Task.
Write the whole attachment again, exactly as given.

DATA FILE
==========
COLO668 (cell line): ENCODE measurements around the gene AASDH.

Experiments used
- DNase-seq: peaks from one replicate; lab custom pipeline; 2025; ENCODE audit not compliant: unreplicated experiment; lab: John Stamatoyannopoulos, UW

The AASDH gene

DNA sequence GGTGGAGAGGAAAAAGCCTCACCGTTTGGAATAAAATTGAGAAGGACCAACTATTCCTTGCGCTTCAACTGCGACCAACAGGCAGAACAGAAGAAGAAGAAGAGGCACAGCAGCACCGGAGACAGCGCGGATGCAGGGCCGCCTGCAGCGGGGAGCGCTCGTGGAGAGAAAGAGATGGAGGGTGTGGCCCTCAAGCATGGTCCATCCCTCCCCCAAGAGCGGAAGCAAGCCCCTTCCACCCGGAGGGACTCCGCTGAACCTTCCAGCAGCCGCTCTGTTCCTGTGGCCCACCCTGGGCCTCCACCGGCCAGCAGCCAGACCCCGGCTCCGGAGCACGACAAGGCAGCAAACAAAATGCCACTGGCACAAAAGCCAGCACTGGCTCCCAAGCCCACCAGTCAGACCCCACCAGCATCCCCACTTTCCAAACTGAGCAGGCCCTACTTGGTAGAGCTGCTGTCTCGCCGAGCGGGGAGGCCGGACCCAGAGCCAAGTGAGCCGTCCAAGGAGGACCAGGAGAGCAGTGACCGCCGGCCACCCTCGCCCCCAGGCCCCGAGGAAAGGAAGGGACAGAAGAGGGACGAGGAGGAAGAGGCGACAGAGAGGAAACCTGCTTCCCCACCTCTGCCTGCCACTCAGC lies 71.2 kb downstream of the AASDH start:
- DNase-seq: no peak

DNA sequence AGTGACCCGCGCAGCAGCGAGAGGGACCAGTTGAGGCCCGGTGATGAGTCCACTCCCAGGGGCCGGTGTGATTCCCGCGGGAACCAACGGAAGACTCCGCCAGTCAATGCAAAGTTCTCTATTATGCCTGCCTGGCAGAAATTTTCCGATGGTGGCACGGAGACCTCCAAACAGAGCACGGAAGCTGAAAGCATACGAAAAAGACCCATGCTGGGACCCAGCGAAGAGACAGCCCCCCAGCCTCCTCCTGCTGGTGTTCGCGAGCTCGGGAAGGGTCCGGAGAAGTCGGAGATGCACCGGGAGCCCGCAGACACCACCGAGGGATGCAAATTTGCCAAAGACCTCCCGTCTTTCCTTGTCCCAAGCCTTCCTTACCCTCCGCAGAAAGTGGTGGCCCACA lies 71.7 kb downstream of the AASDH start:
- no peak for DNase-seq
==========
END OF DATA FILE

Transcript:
COLO668 (cell line): ENCODE measurements around the gene AASDH.

Experiments used
- DNase-seq: peaks from one replicate; lab custom pipeline; 2025; ENCODE audit not compliant: unreplicated experiment; lab: John Stamatoyannopoulos, UW

The AASDH gene

DNA sequence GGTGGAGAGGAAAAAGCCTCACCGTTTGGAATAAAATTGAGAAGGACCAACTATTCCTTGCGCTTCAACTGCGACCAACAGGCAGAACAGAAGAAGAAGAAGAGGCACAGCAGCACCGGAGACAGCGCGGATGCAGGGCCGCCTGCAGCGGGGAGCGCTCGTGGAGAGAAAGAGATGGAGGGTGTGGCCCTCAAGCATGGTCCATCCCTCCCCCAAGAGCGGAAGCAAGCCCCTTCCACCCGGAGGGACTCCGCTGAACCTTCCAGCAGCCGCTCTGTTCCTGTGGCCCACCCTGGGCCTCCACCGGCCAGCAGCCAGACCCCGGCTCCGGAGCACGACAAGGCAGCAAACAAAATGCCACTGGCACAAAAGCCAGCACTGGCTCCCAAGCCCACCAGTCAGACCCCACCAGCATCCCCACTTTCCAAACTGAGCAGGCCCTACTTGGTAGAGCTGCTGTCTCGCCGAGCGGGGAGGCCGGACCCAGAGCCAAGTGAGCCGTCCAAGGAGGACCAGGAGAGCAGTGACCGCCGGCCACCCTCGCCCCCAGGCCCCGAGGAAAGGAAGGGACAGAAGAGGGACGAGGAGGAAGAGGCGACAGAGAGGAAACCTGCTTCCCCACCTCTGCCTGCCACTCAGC lies 71.2 kb downstream of the AASDH start:
- DNase-seq: no peak

DNA sequence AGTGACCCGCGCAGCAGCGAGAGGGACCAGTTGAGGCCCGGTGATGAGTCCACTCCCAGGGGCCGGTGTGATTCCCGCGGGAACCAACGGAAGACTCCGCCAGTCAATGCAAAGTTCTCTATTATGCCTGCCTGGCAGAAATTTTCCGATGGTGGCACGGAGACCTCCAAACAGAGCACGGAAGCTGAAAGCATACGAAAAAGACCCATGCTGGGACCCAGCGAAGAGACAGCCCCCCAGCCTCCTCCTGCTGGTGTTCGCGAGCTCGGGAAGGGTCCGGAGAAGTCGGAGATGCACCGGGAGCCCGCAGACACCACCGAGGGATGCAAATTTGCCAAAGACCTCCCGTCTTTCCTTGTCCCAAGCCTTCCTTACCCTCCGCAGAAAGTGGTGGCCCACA lies 71.7 kb downstream of the AASDH start:
- no peak for DNase-seq